2 months sober

2 months feeling like an open wound.
2 months sober.

Here’s a reminder to myself who will eventually be on the verge of giving in to the cravings, — “It wasn’t that bad anyway, one glass won’t hurt.

Whether God exists or not, we need him. Humans are born with a God-shaped hole, a yearning, a hunger to be complete. We get to choose how we fill that hole.

– Sarah Hepola

I filled that hole with glamorized disaster — depression, smoke, alcohol, drugs, regret, living recklessly and dying young.

Why am I still infatuated with this beautiful train-wreck of a life?

I’m a control freak, I can’t stand not being instantly good at something, can’t stand coming across as lame, can’t stand getting embarrassed, can’t stand getting flushed, can’t stand failure, can’t stand being awkward and not knowing what to do or say. I can’t stand not being good enough.

So I would drink in order to drown out this never-ending noise.

I kept running away to alcohol. To calm the inner critic, to force words out of me that I wouldn’t have the courage to speak otherwise.

Never actually learning to face up and to express myself in a healthy way.

The more I think about it, the scarier it is; just how integral alcohol was to my life.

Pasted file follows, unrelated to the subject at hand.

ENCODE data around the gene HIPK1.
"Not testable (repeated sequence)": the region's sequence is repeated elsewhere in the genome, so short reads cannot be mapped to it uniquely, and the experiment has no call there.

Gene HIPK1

I used to put it in my dating app and SNS profiles, I drank to celebrate, I drank to grieve. My go-to phrase was “Let’s go grab a drink”, drinking was my personality trait. Everybody here knows me as the one who will not turn down a drink.

I ran away from my past self only to create a false image that in order to preserve, I had to drink myself senseless so continuing with the never-ending charade.

Yet the little shit inside me still wishes to just throw everything away and let alcohol ruin me, to become the beautiful disaster I so adore, to let booze take control and just ride it out together until death deals us part.

The same way that one clings to the familiar from your childhood when choosing a potential partner, I cling to the familiarity of the clammy, cold, lonely tragedy.

No, I refuse to have to deal with this guilt, this shame, the self-hatred, and the self-sabotage any longer.

The more I step out of my comfort zone, the more cravings I’m going to have. The craving of crawling back into the familiar oblivion of a blackout, of a hangover and ultimately disaster.

I am still afraid of taking back the control, afraid of the responsibility and having to deal with my thoughts and feelings.

But that’s not how I want to live anymore.

I need to do better.

I choose better.

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